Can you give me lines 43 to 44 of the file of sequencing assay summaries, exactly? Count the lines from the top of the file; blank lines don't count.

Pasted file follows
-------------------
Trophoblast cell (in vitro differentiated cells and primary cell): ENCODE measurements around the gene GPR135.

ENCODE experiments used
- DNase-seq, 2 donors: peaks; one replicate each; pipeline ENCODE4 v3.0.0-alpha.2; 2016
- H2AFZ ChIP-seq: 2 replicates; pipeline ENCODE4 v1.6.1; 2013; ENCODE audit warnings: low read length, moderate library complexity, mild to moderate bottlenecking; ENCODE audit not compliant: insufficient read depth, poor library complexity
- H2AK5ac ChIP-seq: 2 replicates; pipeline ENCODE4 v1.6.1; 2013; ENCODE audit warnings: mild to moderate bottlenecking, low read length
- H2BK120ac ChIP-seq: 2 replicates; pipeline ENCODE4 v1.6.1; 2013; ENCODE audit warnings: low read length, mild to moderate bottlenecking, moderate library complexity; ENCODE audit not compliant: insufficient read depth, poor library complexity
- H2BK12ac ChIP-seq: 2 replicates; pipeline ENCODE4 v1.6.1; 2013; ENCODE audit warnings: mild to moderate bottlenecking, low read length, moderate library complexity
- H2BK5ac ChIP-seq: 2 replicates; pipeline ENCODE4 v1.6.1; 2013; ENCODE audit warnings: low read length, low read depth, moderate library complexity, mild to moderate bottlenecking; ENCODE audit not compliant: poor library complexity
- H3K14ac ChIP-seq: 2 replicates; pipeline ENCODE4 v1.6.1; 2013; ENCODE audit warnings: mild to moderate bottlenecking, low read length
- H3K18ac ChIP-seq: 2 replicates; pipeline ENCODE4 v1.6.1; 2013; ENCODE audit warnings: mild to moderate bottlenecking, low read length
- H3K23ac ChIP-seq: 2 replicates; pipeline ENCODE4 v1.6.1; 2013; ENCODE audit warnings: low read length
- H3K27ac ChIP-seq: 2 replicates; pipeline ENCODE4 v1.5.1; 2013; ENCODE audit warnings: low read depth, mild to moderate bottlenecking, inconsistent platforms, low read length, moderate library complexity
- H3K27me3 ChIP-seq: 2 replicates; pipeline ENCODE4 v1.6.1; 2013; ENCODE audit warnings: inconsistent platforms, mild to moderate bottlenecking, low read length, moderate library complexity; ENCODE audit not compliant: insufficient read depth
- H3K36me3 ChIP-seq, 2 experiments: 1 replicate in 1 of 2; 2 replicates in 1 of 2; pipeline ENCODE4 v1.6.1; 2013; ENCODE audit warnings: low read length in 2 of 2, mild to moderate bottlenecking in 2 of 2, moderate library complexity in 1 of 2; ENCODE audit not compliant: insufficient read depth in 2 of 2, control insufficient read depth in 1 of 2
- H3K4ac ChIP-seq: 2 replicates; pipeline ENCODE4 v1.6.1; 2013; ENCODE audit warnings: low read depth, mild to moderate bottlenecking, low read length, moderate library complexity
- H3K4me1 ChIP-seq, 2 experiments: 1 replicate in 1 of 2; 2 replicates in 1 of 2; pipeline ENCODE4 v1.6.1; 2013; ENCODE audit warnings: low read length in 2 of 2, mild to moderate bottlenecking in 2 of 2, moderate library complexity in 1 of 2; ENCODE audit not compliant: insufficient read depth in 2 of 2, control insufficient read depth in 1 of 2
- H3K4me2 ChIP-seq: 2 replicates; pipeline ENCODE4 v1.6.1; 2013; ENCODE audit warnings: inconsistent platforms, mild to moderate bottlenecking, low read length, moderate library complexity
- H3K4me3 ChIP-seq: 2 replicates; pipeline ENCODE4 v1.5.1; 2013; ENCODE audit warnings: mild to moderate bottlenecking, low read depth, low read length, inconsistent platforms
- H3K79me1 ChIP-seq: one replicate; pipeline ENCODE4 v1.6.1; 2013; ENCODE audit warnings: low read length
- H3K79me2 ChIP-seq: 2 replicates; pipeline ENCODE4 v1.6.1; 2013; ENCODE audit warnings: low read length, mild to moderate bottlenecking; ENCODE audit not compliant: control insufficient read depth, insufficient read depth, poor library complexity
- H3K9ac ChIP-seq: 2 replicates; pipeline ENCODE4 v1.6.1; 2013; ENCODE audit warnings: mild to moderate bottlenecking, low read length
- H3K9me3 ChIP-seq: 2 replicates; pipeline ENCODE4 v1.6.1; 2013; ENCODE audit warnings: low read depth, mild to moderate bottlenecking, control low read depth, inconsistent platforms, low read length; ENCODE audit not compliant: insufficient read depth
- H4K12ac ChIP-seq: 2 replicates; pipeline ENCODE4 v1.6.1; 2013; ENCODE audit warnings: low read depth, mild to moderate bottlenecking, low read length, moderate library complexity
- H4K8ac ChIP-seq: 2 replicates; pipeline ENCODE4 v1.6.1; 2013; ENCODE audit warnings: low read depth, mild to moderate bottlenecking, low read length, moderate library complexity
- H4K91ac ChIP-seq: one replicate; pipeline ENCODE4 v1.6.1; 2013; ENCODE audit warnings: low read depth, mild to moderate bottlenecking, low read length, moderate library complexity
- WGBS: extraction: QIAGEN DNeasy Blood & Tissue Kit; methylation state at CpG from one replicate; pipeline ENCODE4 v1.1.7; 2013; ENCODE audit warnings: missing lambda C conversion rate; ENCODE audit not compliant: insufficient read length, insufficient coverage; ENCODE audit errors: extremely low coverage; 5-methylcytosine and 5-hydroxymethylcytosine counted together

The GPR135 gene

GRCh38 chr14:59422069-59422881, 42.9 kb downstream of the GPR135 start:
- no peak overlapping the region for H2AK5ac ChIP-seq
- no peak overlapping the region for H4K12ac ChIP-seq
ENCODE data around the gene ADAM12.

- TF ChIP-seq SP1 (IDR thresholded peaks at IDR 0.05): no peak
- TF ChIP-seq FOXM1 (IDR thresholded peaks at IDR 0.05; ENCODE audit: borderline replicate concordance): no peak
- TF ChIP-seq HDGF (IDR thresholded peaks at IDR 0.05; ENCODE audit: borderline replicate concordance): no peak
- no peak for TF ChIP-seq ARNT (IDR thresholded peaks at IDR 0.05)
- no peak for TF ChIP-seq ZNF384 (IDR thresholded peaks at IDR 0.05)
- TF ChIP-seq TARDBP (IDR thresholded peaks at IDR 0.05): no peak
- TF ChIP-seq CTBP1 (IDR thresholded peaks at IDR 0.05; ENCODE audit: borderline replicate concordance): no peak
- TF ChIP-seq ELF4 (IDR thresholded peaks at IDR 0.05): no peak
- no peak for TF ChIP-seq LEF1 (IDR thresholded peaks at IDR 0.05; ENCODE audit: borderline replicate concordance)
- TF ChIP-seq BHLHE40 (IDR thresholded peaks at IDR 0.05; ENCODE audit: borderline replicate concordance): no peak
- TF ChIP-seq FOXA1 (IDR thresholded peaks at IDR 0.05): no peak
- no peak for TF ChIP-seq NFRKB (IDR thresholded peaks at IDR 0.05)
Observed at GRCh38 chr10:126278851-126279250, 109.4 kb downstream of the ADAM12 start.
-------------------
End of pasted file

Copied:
- no peak for TF ChIP-seq NFRKB (IDR thresholded peaks at IDR 0.05)
Observed at GRCh38 chr10:126278851-126279250, 109.4 kb downstream of the ADAM12 start.